The Wall Street Journal
The number of homes listed for sale fell in many U.S. cities in October as buyers sought to qualify for a federal tax credit.
Housing Inventory by Metro Area
The supply of homes available for sale in 27 major metropolitan areas at the end of October was down 2.8% from a month earlier, according to figures compiled by ZipRealty Inc., a real-estate brokerage firm based in Emeryville, Calif. ZipRealty data cover all single-family homes, condos and town houses listed on local multiple-listing services in metro areas where the firm operates.
Inventories typically increase in October. On a national basis over the past 25 years, they have grown about 1% on average in October from September, according to Zelman & Associates, a research firm. Ivy Zelman, chief executive of the firm, said she believes the drop in inventory this year reflected a rush by first-time home buyers to qualify for a federal tax credit due to expire Nov. 30. Congress is expected to extend that tax credit for five months and make it available to some people who already own homes.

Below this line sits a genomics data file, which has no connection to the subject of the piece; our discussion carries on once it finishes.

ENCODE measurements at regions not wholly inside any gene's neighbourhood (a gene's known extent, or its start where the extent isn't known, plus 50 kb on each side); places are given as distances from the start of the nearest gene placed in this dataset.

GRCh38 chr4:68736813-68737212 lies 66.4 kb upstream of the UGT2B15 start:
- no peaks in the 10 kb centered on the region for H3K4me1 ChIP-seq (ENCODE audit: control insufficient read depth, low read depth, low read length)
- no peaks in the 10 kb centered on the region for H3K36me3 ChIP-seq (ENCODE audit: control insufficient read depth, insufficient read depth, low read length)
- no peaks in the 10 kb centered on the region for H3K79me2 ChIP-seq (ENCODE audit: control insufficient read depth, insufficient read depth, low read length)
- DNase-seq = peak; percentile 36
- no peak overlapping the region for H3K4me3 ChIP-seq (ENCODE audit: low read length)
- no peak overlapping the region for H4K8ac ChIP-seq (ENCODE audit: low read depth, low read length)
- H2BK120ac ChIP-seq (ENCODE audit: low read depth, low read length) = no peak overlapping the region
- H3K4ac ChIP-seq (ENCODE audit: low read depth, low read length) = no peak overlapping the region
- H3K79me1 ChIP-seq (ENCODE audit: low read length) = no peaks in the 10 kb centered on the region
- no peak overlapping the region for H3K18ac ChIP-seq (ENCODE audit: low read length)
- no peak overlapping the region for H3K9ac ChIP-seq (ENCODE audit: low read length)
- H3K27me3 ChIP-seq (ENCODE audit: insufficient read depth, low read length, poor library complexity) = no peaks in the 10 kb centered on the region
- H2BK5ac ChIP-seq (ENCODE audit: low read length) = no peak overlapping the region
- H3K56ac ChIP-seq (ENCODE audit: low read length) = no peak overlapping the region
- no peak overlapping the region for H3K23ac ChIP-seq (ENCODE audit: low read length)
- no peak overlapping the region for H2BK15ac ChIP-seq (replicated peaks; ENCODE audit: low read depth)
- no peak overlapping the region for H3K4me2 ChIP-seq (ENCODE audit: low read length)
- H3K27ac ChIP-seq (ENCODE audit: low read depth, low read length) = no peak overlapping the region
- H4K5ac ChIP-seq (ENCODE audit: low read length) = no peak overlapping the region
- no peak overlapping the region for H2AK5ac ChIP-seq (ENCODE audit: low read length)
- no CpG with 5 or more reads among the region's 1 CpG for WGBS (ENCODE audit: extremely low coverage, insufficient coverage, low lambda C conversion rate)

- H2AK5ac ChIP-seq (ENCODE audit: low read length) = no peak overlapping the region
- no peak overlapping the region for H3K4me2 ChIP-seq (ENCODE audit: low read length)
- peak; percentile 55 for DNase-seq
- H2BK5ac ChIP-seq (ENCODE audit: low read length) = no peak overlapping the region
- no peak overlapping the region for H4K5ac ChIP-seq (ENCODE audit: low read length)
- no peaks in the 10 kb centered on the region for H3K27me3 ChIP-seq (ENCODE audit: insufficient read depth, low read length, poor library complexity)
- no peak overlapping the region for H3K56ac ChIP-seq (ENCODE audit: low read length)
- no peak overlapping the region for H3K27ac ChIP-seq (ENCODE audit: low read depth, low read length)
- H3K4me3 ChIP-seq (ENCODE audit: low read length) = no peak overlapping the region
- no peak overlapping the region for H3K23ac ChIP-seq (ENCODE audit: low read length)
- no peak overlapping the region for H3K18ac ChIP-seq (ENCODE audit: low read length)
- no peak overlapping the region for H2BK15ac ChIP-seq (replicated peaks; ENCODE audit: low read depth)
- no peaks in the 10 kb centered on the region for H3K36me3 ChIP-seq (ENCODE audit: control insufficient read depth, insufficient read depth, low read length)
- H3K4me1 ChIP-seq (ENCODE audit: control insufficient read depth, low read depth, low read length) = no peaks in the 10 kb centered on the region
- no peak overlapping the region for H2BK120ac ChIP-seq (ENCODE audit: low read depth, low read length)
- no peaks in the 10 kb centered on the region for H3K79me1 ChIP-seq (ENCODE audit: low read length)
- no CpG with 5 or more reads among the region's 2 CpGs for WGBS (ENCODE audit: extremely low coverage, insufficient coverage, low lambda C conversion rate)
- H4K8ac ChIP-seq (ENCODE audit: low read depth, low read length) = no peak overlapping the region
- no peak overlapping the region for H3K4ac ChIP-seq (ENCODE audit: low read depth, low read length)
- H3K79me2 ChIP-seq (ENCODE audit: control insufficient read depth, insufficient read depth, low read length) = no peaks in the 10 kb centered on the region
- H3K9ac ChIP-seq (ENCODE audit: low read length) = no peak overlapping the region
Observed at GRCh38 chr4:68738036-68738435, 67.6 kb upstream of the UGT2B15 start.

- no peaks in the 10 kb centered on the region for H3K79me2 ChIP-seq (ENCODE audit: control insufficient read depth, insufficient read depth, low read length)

Compared with the year-earlier month, the October inventory in the 27 metro areas was down 29%.
The exact level of supply is hard to measure because properties included on multiple-listing services don’t include all of the foreclosed homes that banks are preparing to sell. They also don’t reflect what many analysts believe will be a huge supply of bank-owned homes likely to hit the market over the next few years.
The Zip data don’t include New York City. But Miller Samuel Inc., an appraisal firm there, says there were 8,251 cooperative apartments and condominiums on the market in Manhattan at the end of October. That was down 7.6% from a year earlier.